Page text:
Worldpress.org

From the March 2004 issue of World Press Review (VOL. 51, No. 3)

The Philippines

Hail to 'Da King'

Mai Hoang, World Press Review assistant editor

A Fernando Poe Jr. supporter
"Politically Immature?" A Fernando Poe Jr. supporter at a Jan. 2 rally in Manila (Photo: Romeo Gacad/AFP-Getty Images).
Could the Actors Guild of the Philippines be the new political party to watch in Manila? Three years after actor-turned-president Joseph Estrada was thrown out of office, Filipino voters are poised to elect another movie star this May. 

Surveys show Fernando Poe Jr., “Da King” of the Filipino box office, as the front-runner even though, critics say, he’s a high-school dropout with no political experience. Poe’s candidacy on behalf of a three-party coalition has drawn comparisons to that of Arnold Schwarzenegger, who was elected California governor last year.

Known as FPJ to his many fans, the 64-year-old actor has enjoyed enormous popularity ever since he first appeared, at age 15, in Anak ni Palaris (Son of Palaris). In more than 280 subsequent movies, he has played roles that cast him as “champion of the weak, savior of the poor, and hope of the desperate,” according to Newsbreak magazine (Dec. 22). But with the Philippines facing a number of serious problems—including 20-percent unemployment, rampant corruption, and Muslim secessionist movements on the islands of Mindanao and Jolo—many are asking whether an aging movie star is really the best person for the job over the other leading candidates with real-world experience, such as former Senator Raul Roco and the incumbent president, Gloria Macapagal Arroyo.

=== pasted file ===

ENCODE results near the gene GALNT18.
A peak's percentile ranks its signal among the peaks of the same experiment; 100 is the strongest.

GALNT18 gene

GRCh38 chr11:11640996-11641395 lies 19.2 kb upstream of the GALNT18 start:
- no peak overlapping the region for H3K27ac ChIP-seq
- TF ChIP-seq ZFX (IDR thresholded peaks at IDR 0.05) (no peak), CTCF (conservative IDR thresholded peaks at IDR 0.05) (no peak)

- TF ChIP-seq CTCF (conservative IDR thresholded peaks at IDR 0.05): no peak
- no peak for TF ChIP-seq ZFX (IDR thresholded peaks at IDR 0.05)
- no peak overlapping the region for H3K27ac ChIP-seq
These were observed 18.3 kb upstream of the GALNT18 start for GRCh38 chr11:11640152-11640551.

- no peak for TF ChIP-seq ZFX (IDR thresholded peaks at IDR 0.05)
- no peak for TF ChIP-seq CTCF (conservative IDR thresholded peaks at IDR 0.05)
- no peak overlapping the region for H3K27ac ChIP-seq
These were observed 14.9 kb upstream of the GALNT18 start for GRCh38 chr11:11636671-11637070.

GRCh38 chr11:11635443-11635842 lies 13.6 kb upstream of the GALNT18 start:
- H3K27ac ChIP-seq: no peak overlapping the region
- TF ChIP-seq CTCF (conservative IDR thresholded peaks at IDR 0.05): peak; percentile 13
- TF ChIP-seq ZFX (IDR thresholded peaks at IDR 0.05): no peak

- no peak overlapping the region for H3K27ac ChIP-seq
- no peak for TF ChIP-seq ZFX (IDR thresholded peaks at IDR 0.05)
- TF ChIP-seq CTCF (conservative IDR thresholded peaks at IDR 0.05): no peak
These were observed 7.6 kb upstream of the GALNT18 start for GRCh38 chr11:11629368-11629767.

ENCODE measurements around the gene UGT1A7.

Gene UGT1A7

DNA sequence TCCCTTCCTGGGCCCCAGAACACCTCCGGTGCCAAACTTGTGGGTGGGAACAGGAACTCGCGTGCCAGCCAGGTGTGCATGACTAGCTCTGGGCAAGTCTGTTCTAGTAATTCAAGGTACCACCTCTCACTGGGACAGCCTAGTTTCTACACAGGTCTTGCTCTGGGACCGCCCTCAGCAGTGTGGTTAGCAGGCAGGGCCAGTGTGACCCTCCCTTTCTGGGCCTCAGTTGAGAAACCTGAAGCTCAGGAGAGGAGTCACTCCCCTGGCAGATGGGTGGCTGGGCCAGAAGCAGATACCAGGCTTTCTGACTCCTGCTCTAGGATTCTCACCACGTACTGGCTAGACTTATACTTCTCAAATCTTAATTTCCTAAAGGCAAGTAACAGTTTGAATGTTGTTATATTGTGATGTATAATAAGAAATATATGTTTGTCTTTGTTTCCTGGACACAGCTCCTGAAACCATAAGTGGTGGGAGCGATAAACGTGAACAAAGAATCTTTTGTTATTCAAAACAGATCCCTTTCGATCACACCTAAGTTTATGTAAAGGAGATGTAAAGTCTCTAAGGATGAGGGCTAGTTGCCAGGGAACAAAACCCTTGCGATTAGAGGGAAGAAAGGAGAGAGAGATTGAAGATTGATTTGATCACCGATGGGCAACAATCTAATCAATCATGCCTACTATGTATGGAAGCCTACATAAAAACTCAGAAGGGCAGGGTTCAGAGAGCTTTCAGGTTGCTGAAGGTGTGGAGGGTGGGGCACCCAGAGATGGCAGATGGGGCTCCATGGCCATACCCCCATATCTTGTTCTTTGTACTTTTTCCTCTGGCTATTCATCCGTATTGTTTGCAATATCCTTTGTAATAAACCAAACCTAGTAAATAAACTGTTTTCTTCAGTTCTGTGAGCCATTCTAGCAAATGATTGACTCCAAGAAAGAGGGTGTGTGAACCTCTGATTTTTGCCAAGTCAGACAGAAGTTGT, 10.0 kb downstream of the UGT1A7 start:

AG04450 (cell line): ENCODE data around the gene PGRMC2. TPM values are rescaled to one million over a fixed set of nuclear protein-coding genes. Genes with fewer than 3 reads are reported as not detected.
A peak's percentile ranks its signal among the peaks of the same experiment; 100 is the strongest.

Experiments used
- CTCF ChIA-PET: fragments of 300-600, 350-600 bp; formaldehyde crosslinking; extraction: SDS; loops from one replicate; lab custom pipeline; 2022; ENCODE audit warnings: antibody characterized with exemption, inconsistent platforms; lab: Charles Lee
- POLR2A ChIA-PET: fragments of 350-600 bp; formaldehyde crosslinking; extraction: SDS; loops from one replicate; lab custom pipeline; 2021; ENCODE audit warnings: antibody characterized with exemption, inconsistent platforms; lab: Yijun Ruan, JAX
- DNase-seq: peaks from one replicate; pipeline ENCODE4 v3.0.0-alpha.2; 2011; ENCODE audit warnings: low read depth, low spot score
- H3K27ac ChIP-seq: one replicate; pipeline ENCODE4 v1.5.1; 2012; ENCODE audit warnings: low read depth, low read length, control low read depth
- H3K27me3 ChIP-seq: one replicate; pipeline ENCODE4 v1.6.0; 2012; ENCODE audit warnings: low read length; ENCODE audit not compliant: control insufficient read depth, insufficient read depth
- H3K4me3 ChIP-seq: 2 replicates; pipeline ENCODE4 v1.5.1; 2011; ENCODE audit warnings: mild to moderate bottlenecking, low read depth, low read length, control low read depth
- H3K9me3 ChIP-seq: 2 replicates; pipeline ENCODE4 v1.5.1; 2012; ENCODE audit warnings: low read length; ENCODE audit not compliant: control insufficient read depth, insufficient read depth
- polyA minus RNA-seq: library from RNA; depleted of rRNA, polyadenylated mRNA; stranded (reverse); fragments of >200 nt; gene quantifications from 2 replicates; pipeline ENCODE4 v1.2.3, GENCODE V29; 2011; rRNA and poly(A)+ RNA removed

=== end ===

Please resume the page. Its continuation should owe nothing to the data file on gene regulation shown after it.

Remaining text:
“FPJ’s qualifications are mostly imagined—scripted, choreographed, lighted, and directed to make him larger and more perfect than life, but his fans don’t care,” wrote Paulynn P. Sicam in CyberDyaryo (Dec. 5). “Perhaps they feel that our traditional leaders have failed them. Seventeen years after the glorious people power revolution [which ended the dictatorship of Ferdinand Marcos] with its promise of equal justice and equal opportunity for all, our people have gained little from the return of democracy.”

Although Poe’s candidacy has caused much consternation in the local press, Filipinos have been electing show-business types for decades. Numerous TV talk-show hosts, comedians, matinee idols, and former basketball stars have used their fame as a springboard to such elected posts as mayor, governor, and members of Congress. “Many Filipinos are, to put it nicely, politically immature,” writes Rick M. Abcede in the Philippine Daily Inquirer (Jan. 9).

In 1998, Estrada, a movie star almost as popular as Poe, was elected president, only to be ousted halfway through his term by a popular uprising sparked by a corruption scandal. Though he’s now being tried on related charges, some believe Estrada is behind the candidacy of his friend. Yet in January, Poe stunned critics and supporters alike by picking an anti-Estrada senator as his running mate—a move that CyberDyaryo commentator Sicam called “the latest dip in the roller-coaster ride through the loop of politics without values” (Jan. 5).

While Poe leads in the polls now, anything is possible. According to the Manila Standard (Jan. 7), even fortune-tellers are flip-flopping on the possible outcome. But no matter who’s elected, the problems facing the nation remain the same—a falling peso,  rising birthrates, and poverty.  “What matters,” writes Alejandro Lichauco in Today (Jan. 7), “is the awakening of the masses whose hunger will remain even after the elections.”

Copyright © 1997-2017 Worldpress.org. All Rights Reserved. - - Privacy Notice - Front Page